Ex-Senate President Sweeney loses court fight over being tossed from N.J. redistricting commission

Published: Feb. 01, 2022

A state judge on Tuesday rejected former state Senate President Stephen Sweeney’s attempt to be reinstated as a member of the commission redrawing New Jersey’s legislative districts after being ousted last week in a stunning move.

State Democratic Party Chairman LeRoy Jones removed Sweeney, a South Jersey Democrat, last Wednesday and replaced him with Laura Matos, a longtime political operative.

The move came just weeks after Sweeney exited the Senate, having lost re-election in an out-of-nowhere upset that ended his 12-year tenure as president, the longest in New Jersey history.

Sweeney — who was appointed to the redistricting commission nearly two years before his loss — responded to Jones’ decision by going to court. He filed a lawsuit claiming the chairman booted him in a “unilateral and unlawful” way, “without cause or authority.”

But state Superior Court Judge Robert Lougy, sitting in Mercer County, said in his ruling Wednesday that Jones, as the head of the state party, has “the right” under the state Constitution to appoint members to the panel “with no restrictions on organization, procedure, or duration of appointments.”

Reached via phone after the ruling, Sweeney told NJ Advance Media he was “clearly disappointed.”

“I’m more than anything concerned about South Jersey,” he added. “I’ve got nothing against Laura Matos. I’m just concerned about South Jersey being fairly represented.”

“It is what it is.”

Asked about whether he might appeal the judge’s decision, Sweeney said “We’ve got to read his ruling.”

One of the lawsuit’s arguments was that Jones’ move violated a provision in the state Constitution calling for party chairmen to give “due consideration to the representation of various geographical areas of the state.”

Sweeney, a West Deptford resident, was the only Democratic member of the commission who lives in South Jersey.

The state Democratic Party noted that Matos grew up in Burlington County in South Jersey. She now lives in Belmar in Monmouth County, considered the central part of the state.

But Lougy said Sweeney’s team failed to demonstrate that Matos’ appointment would significantly hurt South Jersey.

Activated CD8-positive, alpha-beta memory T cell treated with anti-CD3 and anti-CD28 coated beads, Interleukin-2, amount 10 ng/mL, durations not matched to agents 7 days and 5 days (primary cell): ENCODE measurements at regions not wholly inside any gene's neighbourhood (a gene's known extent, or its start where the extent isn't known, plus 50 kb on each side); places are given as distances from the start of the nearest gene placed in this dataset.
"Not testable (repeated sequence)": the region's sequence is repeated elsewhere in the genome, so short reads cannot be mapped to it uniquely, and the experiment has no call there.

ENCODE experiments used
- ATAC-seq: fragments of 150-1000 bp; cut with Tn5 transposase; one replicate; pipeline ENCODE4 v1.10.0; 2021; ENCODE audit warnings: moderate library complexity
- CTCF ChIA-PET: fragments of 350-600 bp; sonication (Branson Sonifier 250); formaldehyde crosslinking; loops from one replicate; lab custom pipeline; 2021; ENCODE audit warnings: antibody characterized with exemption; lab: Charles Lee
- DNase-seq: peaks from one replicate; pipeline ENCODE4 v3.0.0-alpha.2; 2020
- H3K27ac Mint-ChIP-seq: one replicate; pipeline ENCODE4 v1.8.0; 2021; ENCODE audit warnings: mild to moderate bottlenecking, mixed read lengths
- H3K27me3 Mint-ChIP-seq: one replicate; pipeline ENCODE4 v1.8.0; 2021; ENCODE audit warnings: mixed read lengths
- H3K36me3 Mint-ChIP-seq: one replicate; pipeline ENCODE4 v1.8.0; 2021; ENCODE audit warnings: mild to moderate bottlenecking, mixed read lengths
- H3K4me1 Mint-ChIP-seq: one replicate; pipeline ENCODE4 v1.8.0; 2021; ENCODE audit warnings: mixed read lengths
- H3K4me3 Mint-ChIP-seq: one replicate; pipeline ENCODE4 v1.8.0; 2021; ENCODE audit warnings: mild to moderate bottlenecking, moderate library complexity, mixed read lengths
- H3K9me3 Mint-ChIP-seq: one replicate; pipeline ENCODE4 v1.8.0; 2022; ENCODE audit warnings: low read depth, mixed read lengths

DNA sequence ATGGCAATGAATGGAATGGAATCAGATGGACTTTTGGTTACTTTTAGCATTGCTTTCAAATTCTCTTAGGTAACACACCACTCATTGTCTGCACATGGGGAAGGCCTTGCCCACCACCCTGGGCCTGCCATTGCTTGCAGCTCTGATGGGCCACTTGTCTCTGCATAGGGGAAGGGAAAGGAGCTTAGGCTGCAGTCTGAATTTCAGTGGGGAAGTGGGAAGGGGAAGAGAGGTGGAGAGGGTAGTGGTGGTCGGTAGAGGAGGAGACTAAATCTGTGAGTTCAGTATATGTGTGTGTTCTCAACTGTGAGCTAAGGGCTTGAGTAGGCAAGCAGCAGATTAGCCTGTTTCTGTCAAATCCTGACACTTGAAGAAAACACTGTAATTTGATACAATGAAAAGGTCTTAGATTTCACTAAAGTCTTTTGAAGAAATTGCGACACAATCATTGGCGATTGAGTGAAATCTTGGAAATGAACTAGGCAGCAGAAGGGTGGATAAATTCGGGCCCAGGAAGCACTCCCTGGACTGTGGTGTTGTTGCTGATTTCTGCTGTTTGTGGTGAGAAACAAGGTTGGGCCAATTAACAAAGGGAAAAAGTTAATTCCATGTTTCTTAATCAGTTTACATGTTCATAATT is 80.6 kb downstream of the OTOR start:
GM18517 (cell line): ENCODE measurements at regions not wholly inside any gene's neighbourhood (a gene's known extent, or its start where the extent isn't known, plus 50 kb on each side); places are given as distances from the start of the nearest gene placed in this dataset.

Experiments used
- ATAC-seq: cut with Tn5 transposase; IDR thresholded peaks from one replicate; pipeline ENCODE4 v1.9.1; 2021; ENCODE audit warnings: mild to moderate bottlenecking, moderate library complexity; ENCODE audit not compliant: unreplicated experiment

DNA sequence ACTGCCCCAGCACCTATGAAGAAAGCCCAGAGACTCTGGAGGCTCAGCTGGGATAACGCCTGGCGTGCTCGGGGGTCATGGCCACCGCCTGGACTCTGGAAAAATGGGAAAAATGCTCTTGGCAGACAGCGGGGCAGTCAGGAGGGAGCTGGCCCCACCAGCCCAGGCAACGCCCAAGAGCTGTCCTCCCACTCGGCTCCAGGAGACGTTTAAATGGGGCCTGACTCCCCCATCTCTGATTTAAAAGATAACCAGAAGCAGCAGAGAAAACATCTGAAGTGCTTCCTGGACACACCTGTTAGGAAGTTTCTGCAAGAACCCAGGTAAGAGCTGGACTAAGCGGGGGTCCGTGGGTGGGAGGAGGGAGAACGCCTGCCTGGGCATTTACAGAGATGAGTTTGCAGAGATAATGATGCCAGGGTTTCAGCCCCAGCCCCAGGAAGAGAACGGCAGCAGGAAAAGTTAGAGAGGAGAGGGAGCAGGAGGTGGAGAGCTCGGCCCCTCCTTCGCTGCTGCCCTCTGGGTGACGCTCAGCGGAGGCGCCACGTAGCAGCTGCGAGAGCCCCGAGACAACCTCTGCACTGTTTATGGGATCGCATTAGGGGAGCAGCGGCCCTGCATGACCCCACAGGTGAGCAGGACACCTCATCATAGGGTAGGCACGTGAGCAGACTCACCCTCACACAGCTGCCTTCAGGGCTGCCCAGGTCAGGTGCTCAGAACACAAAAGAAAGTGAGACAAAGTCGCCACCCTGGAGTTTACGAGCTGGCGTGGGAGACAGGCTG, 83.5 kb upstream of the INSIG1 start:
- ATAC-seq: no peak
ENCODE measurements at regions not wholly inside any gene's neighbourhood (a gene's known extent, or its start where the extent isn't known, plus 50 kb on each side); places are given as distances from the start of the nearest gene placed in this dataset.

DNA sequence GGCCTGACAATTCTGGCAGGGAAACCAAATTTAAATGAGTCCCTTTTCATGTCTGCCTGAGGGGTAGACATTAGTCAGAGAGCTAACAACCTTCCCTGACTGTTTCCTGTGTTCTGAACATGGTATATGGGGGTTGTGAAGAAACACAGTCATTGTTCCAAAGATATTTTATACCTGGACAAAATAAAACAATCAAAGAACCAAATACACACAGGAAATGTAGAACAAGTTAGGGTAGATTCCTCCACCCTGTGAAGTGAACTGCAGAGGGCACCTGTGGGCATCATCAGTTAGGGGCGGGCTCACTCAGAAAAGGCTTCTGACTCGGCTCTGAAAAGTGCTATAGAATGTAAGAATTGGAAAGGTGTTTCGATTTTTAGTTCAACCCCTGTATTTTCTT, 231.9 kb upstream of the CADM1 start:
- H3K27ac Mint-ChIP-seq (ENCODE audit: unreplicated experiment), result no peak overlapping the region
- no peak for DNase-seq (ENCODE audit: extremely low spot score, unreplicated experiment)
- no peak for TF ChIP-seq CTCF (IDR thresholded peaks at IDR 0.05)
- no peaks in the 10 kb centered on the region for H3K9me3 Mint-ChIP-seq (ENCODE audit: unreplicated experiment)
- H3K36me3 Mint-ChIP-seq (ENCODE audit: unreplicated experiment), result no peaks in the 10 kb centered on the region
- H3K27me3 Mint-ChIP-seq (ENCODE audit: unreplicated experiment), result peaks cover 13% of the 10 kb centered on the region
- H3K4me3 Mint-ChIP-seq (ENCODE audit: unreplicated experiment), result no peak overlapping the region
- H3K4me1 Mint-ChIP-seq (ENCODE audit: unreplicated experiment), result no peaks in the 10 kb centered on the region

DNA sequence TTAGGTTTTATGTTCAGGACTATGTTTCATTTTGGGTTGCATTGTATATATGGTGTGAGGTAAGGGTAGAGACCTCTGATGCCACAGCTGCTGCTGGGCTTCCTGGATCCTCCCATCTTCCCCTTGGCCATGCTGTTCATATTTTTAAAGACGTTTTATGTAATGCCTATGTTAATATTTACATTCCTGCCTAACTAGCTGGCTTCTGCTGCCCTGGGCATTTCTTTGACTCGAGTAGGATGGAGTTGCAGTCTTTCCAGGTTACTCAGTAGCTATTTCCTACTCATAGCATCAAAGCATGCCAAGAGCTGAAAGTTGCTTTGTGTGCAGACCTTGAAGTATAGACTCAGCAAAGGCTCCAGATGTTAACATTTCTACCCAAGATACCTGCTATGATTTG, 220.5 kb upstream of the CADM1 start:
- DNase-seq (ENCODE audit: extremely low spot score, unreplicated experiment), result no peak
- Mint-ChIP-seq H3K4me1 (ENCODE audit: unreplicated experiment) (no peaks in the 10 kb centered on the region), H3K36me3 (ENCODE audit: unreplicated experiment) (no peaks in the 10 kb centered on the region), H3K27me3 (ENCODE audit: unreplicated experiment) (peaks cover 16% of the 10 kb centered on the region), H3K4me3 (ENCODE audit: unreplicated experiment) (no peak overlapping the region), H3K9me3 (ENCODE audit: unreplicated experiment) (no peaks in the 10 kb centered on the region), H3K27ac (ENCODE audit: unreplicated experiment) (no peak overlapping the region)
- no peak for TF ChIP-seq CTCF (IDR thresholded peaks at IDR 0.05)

William Tambussi, Sweeney’s attorney, said “the lawsuit was about providing the eight counties of South Jersey with representation on the Commission that will draw the map of its legislative districts for the next ten years.”

“With this decision, there will be no South Jersey Democratic representation in that process,” Tambussi said. “That is truly unfortunate.”

This all comes just weeks before the commission’s March 1 deadline to produce a new legislative map.

Every decade, a bipartisan commission is tasked with redrawing the 40 districts represented in the New Jersey Legislature, the body that crafts the state’s laws and pass its budget. Under the state Constitution, state Democratic and Republican chairs each name five members to the legislative panel.

As part of a deal cut in 2020, Sweeney was allowed to select one member. He chose himself.

Jones, an Essex County Democrat, did not specify exactly last week why he removed Sweeney but said it’s his duty to “select standard bearers who will best represent the Democratic Party’s interests on the commission” and that “no person or organization’s goals and ambitions are above the interests of our party and the people of this State.”

That appeared to be aimed at the South Jersey Democratic political bloc overseen by Sweeney and powerbroker George Norcross, who have often clashed with their counterparts in other parts of the state.

Jones’ decision is the latest blow to the South Jersey coalition, which lost six seats in November’s legislative elections, including Sweeney’s. It also renewed a longstanding rift between the party’s northern and southern factions.

Sweeney said Tuesday his lawsuit was to “fight for the Democrats in South Jersey.”

“Now they have carte-blanche to do whatever they want to do in South Jersey,” he said of northern Democrats.

Lougy, however, said putting “judicially imposed restrictions” on the redistricting process risks “plunging the courts deep in the business of resolving intra-party controversies and factional strife.”

Sweeney’s team also argued that members of the commission serve fixed terms, starting on Dec. 1 and ending March 1.

Lougy, however, dismissed that argument, saying there are no fixed terms and state party chairmen have the right to remove and replace members.

A spokesman for the New Jersey Democratic State Committee said Tuesday that Jones’ decision “was in the best interests of the Democratic Party and that he had the absolute legal right to take that action.”

“We are grateful for today’s ruling affirming that,” spokesman Phil Swibinski said.

Swibinski also alluded to how Matos is now the only Latina on the redistricting panel, which he said “addresses the glaring omission of a representative for New Jersey’s almost 21% Latino population, while also adding another woman’s voice to this critical process and preserving South Jersey representation.”

The spokesman added that the ruling “prevents” an “unfortunate and misguided attempt to deny a well-qualified Latina leader from serving this crucial role.”

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published this page in News and Politics 2022-02-02 02:56:45 -0800